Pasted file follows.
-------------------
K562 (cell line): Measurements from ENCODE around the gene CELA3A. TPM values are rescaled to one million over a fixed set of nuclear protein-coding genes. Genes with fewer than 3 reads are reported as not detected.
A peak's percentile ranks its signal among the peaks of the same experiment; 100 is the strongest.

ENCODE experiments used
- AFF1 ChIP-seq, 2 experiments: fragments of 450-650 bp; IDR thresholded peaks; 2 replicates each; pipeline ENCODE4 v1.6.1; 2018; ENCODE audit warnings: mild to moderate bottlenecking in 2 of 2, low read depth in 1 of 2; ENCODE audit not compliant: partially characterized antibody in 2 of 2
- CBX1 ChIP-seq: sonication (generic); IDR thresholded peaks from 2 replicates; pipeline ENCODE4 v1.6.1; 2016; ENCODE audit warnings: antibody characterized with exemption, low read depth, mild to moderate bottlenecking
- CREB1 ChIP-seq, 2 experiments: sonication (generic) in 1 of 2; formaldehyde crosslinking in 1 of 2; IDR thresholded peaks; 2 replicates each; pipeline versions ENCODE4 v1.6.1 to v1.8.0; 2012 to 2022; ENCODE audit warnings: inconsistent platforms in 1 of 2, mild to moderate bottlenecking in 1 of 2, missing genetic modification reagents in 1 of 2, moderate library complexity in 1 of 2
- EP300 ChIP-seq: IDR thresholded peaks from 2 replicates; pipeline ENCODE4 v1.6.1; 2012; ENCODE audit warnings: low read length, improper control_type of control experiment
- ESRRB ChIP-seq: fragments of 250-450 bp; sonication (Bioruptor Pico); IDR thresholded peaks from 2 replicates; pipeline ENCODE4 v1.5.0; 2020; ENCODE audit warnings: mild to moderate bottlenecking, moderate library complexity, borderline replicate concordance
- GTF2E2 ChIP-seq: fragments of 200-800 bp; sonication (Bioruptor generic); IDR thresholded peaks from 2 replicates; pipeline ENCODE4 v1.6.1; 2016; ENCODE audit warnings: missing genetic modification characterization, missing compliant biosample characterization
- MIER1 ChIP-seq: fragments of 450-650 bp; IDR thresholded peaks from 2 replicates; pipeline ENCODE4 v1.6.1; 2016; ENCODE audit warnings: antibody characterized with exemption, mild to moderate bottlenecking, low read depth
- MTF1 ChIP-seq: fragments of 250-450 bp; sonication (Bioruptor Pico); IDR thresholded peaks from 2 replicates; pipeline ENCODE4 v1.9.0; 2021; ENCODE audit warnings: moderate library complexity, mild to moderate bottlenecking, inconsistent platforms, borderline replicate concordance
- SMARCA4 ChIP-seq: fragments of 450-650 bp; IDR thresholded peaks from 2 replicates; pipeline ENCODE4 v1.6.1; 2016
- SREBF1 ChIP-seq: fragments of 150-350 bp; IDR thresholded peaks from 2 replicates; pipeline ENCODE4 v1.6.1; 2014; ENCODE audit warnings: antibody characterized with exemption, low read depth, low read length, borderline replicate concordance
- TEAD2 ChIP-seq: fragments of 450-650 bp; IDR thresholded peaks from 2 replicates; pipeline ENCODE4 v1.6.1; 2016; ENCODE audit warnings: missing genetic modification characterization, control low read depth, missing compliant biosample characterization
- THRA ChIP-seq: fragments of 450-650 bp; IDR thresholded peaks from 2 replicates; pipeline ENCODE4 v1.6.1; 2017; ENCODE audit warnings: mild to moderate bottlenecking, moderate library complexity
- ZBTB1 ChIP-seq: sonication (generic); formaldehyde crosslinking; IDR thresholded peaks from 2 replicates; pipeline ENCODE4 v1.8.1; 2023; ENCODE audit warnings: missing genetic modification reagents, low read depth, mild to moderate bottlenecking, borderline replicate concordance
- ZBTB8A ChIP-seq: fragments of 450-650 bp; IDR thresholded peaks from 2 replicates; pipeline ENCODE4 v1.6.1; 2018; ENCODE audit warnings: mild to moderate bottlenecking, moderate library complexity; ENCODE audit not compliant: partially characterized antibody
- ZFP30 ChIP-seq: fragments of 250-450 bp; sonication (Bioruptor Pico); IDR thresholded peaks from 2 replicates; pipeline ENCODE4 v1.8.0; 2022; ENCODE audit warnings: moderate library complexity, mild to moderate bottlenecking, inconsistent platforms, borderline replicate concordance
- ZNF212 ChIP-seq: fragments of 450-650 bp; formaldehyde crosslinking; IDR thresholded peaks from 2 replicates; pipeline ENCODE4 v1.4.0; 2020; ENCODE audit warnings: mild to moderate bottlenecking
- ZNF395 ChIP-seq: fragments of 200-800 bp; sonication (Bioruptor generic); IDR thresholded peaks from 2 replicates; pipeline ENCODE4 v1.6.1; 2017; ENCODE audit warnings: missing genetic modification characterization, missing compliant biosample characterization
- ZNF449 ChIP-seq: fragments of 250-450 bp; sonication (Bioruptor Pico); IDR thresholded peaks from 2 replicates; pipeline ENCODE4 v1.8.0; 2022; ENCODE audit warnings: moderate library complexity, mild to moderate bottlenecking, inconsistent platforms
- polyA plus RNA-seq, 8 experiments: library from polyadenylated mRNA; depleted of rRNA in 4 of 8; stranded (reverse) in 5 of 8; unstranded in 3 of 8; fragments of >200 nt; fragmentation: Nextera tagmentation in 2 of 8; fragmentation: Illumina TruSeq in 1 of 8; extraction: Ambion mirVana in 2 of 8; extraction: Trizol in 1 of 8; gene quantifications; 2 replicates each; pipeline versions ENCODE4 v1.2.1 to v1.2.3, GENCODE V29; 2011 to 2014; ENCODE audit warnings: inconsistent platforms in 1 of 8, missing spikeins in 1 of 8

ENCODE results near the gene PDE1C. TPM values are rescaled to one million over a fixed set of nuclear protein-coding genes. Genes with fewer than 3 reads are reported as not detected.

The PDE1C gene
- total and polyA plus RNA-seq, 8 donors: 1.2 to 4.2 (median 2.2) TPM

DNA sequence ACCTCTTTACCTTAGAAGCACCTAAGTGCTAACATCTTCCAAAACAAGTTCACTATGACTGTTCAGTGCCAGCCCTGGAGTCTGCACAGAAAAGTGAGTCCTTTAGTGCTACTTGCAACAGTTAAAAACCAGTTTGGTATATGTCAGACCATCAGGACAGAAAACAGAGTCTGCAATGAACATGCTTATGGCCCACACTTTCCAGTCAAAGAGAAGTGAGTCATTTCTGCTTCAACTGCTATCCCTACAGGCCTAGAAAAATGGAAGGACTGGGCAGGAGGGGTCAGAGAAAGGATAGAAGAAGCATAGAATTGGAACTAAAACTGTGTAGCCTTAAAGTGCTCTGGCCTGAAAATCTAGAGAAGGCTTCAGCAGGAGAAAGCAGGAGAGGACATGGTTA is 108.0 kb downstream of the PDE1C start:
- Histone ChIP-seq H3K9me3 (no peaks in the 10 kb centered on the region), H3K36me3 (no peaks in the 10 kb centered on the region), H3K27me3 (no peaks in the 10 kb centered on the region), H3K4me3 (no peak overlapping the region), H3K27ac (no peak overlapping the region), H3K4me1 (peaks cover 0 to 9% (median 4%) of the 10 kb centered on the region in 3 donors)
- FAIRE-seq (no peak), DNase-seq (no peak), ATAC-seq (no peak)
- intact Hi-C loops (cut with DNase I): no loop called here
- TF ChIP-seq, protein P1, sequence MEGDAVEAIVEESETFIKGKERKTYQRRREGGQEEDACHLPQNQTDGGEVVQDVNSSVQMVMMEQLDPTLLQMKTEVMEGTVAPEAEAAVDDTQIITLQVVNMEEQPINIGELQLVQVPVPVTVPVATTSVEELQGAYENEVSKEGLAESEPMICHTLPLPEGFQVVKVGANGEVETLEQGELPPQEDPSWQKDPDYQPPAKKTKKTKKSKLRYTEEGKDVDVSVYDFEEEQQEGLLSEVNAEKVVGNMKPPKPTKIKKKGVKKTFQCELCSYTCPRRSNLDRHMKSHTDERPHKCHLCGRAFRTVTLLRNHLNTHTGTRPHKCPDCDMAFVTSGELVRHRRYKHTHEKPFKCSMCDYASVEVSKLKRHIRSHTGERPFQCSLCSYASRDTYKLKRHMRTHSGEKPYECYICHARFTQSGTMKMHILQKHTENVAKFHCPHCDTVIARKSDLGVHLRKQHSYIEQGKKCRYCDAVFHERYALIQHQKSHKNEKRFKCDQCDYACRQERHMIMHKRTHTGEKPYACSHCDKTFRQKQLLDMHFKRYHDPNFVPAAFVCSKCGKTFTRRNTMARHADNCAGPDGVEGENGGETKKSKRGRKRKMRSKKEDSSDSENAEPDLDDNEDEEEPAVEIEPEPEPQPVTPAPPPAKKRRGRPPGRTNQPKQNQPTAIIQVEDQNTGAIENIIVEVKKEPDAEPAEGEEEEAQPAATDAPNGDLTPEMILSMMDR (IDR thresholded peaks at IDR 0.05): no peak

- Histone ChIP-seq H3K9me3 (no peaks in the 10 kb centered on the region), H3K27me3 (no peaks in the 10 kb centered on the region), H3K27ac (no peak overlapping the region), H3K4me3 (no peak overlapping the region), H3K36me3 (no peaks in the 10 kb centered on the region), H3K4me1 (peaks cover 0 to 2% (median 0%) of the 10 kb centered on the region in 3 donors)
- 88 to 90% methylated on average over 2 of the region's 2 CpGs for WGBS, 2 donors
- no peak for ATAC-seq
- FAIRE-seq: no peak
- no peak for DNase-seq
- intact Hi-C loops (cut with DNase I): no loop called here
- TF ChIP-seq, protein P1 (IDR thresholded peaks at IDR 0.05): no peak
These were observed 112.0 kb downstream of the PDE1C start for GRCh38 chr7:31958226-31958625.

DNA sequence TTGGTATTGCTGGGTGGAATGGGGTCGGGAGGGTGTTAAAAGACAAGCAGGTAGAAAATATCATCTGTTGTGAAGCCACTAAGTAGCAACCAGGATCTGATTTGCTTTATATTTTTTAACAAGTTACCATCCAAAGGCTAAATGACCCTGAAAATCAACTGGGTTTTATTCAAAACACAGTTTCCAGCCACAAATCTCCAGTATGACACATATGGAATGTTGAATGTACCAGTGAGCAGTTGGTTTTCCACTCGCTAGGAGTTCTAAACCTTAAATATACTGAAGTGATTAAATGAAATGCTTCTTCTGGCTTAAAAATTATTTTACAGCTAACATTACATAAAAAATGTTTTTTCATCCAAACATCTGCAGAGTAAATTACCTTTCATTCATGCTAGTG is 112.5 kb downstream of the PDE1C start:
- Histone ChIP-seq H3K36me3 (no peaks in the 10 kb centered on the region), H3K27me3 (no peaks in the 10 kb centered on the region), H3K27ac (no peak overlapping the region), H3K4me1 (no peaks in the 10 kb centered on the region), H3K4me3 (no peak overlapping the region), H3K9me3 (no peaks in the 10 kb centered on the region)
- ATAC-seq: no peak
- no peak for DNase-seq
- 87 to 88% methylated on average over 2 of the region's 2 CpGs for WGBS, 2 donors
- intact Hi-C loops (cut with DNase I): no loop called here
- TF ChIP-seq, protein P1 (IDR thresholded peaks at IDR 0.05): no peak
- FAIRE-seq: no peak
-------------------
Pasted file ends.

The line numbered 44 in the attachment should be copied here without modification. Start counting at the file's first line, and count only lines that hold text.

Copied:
- intact Hi-C loops (cut with DNase I): no loop called here